Recently, I went back to an old blog and was reviewing some old posts. It seemed like I had so many good things to say, so many good things to communicate. I felt so vulnerable and honest.
And then I became a pastor. When you get paid to talk about God and spirituality, it shifts your perspective a little. You have to wrestle with weird questions like:
- Am I reading this Scripture for myself or so that I have something to say?
- Am I listening to the Bible because I want to or feel like I’m supposed to?
- Should my personal prayer life be separate than when I pray for my churches?
- Where is the line between the spirituality of my job and the spirituality of my personal life?
- How can I be fed spiritually? When do I get fed spiritually?
- What is the point of ministry? What am I trying to accomplish?
- When you get paid to be spiritual, how do you avoid mere religious performance?
As I write this, I realize that for many who are not pastors, but spend week after week working in church, these questions might sound familiar. How do we keep authenticity in ministry? We’re told as theology majors to use our personal devotions to find sermon topics. How in the world do you keep that separate? When you are on the stage every single week, how do you maintain vulnerability in your spirituality?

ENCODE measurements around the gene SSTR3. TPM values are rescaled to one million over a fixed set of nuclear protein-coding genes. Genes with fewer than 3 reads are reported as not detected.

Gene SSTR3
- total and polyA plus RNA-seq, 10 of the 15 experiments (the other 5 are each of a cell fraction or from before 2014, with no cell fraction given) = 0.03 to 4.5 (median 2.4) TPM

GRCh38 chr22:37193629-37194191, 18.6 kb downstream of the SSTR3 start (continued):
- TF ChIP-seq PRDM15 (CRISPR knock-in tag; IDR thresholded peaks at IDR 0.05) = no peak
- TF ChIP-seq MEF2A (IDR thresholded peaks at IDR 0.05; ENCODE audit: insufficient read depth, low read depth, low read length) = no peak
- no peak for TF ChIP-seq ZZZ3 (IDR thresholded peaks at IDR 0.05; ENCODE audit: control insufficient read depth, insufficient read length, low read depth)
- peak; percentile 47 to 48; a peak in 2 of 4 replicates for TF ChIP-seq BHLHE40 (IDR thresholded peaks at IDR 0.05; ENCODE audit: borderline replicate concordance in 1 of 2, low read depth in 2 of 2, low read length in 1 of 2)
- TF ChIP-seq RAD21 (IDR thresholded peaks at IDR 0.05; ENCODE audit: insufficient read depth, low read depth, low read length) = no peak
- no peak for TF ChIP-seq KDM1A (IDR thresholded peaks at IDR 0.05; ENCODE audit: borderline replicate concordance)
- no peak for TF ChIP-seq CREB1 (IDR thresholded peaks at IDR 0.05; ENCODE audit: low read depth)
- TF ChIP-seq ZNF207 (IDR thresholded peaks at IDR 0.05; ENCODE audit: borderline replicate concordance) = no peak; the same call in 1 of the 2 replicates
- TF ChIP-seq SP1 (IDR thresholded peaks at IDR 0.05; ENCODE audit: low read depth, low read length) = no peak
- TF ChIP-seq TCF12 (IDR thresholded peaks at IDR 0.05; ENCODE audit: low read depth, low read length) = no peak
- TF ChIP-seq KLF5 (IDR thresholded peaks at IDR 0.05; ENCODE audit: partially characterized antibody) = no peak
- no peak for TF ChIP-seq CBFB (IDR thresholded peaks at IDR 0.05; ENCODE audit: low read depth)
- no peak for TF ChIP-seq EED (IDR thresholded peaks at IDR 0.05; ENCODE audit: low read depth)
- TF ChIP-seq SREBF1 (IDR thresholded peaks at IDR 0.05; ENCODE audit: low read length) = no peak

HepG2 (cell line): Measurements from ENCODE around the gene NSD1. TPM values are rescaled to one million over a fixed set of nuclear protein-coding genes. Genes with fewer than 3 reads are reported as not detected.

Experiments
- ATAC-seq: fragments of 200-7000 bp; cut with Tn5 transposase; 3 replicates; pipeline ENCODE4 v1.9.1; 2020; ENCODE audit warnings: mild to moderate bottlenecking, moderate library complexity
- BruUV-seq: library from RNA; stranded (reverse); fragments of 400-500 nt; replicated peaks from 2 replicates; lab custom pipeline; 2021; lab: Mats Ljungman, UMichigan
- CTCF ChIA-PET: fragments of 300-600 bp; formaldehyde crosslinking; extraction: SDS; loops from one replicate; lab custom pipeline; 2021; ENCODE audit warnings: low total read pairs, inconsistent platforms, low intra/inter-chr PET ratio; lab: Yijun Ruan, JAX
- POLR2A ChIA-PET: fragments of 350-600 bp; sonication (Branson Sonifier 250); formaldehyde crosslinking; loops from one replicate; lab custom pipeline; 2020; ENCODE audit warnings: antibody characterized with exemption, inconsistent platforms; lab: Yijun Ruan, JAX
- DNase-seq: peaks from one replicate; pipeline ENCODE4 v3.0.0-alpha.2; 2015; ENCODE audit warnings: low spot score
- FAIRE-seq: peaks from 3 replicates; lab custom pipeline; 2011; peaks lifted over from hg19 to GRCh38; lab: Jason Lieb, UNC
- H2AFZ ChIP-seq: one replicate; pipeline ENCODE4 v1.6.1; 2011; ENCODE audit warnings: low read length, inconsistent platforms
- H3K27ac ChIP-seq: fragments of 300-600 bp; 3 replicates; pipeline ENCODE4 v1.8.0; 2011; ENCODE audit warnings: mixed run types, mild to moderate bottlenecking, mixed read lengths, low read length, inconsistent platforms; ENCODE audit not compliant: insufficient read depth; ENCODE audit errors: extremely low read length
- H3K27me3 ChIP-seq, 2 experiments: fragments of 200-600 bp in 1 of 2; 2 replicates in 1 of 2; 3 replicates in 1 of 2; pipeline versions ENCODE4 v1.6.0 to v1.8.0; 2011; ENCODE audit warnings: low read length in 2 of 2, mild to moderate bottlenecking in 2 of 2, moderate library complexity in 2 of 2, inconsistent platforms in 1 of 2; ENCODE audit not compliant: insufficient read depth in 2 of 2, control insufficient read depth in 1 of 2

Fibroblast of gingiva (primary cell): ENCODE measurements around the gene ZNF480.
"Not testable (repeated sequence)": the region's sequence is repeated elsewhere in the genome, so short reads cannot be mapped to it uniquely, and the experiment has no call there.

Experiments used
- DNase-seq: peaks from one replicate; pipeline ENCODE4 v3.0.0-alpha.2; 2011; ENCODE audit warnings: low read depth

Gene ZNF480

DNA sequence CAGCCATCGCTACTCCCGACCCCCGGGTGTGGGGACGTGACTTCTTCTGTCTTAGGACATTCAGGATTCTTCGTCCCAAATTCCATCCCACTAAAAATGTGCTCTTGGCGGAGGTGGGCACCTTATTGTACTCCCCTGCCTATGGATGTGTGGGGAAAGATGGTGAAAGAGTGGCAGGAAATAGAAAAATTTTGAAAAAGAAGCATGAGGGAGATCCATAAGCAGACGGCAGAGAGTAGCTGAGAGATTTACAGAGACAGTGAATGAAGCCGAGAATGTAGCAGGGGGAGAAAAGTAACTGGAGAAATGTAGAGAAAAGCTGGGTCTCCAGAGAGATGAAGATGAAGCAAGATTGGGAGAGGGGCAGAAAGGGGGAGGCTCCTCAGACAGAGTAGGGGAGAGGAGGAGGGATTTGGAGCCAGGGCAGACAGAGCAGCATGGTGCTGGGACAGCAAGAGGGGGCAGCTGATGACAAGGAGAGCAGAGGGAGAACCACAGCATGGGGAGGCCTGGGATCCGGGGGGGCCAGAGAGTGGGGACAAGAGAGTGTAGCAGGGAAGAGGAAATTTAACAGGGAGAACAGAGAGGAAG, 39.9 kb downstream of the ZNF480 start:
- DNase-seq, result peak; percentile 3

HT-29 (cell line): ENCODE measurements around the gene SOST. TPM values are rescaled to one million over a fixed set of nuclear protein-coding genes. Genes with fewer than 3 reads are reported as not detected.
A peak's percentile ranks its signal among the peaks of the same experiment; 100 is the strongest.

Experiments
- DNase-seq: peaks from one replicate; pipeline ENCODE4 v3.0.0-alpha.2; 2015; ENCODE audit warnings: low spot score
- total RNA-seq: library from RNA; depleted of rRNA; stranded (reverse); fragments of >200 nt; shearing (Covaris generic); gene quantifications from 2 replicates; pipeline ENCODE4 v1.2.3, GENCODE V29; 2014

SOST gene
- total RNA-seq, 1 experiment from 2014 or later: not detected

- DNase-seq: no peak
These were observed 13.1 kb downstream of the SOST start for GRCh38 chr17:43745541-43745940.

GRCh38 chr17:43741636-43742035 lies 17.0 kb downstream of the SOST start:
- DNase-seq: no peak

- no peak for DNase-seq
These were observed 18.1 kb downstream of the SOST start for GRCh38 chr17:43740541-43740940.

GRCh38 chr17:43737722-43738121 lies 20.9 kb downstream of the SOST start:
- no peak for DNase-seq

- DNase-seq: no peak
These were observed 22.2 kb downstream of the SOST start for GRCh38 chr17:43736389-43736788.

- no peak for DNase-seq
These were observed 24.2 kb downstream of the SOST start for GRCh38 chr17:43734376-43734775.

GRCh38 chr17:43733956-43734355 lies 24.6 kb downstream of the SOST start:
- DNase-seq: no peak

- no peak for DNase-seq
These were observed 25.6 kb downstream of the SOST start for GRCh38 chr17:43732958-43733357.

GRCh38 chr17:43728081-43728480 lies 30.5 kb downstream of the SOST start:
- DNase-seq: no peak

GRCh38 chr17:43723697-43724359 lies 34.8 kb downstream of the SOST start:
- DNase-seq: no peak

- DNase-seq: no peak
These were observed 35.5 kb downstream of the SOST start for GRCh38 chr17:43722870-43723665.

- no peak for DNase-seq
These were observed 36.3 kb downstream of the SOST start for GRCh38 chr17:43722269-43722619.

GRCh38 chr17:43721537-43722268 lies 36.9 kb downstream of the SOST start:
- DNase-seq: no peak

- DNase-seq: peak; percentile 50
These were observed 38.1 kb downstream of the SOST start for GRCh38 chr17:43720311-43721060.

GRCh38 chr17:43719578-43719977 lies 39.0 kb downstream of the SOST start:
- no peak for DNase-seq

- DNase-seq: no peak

In most fundamental and conservative religions, like Adventism, there is an expectation of “spiritual behavior.” Once someone becomes and elder, head deaconess, spiritual group leader, or pastor something changes in our expectations of them. If we are the ones accepting that position, oftentimes our work for the church can take over our spirituality.
Authenticity and vulnerability often disappear when we take spiritual leadership roles.
Mostly, I think it is because we are afraid. We believe the lie that to be called to a position means we are “supposed to be” something other than what we are. We get afraid to talk about the things we are wrestling with or the problems in our lives. Our personal spirituality often gets hijacked by what we are “supposed to be” doing.
And that leads to spiritual burnout.
My call to you today is to re-create that separation between church work and your personal spirituality. Take time today, in the car, in your room, even in the bathroom to ask God to help you rejuvenate your spiritual life–and not just for the doing…